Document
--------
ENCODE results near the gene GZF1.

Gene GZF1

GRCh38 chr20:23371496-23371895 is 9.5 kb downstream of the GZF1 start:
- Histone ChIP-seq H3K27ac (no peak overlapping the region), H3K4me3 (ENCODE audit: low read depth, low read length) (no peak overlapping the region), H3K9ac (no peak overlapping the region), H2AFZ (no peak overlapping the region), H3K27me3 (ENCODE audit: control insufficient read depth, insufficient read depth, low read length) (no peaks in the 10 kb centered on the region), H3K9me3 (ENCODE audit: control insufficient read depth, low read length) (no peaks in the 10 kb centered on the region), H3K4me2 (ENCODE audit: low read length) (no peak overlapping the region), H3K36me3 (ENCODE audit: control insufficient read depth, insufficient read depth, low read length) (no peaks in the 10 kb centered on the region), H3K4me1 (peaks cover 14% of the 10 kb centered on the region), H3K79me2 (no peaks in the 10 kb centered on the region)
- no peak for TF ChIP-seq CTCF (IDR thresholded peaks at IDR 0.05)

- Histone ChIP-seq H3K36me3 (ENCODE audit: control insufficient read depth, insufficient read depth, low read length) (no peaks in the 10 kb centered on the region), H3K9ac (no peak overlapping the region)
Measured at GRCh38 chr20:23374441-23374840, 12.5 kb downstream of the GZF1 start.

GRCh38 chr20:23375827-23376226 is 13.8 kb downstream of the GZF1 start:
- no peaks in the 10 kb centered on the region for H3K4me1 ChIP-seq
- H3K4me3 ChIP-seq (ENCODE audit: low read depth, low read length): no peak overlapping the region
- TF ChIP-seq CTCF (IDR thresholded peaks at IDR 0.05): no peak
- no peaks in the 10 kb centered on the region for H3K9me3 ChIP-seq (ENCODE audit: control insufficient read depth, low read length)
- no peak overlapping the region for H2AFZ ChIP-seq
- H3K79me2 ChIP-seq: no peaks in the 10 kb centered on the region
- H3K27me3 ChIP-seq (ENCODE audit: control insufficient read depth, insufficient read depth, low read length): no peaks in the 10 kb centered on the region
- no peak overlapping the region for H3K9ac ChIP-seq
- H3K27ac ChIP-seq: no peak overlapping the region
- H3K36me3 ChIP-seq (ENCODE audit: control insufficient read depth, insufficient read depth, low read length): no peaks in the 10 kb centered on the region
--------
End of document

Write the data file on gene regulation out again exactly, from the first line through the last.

ENCODE results near the gene GZF1.

Gene GZF1

GRCh38 chr20:23371496-23371895 is 9.5 kb downstream of the GZF1 start:
- Histone ChIP-seq H3K27ac (no peak overlapping the region), H3K4me3 (ENCODE audit: low read depth, low read length) (no peak overlapping the region), H3K9ac (no peak overlapping the region), H2AFZ (no peak overlapping the region), H3K27me3 (ENCODE audit: control insufficient read depth, insufficient read depth, low read length) (no peaks in the 10 kb centered on the region), H3K9me3 (ENCODE audit: control insufficient read depth, low read length) (no peaks in the 10 kb centered on the region), H3K4me2 (ENCODE audit: low read length) (no peak overlapping the region), H3K36me3 (ENCODE audit: control insufficient read depth, insufficient read depth, low read length) (no peaks in the 10 kb centered on the region), H3K4me1 (peaks cover 14% of the 10 kb centered on the region), H3K79me2 (no peaks in the 10 kb centered on the region)
- no peak for TF ChIP-seq CTCF (IDR thresholded peaks at IDR 0.05)

- Histone ChIP-seq H3K36me3 (ENCODE audit: control insufficient read depth, insufficient read depth, low read length) (no peaks in the 10 kb centered on the region), H3K9ac (no peak overlapping the region)
Measured at GRCh38 chr20:23374441-23374840, 12.5 kb downstream of the GZF1 start.

GRCh38 chr20:23375827-23376226 is 13.8 kb downstream of the GZF1 start:
- no peaks in the 10 kb centered on the region for H3K4me1 ChIP-seq
- H3K4me3 ChIP-seq (ENCODE audit: low read depth, low read length): no peak overlapping the region
- TF ChIP-seq CTCF (IDR thresholded peaks at IDR 0.05): no peak
- no peaks in the 10 kb centered on the region for H3K9me3 ChIP-seq (ENCODE audit: control insufficient read depth, low read length)
- no peak overlapping the region for H2AFZ ChIP-seq
- H3K79me2 ChIP-seq: no peaks in the 10 kb centered on the region
- H3K27me3 ChIP-seq (ENCODE audit: control insufficient read depth, insufficient read depth, low read length): no peaks in the 10 kb centered on the region
- no peak overlapping the region for H3K9ac ChIP-seq
- H3K27ac ChIP-seq: no peak overlapping the region
- H3K36me3 ChIP-seq (ENCODE audit: control insufficient read depth, insufficient read depth, low read length): no peaks in the 10 kb centered on the region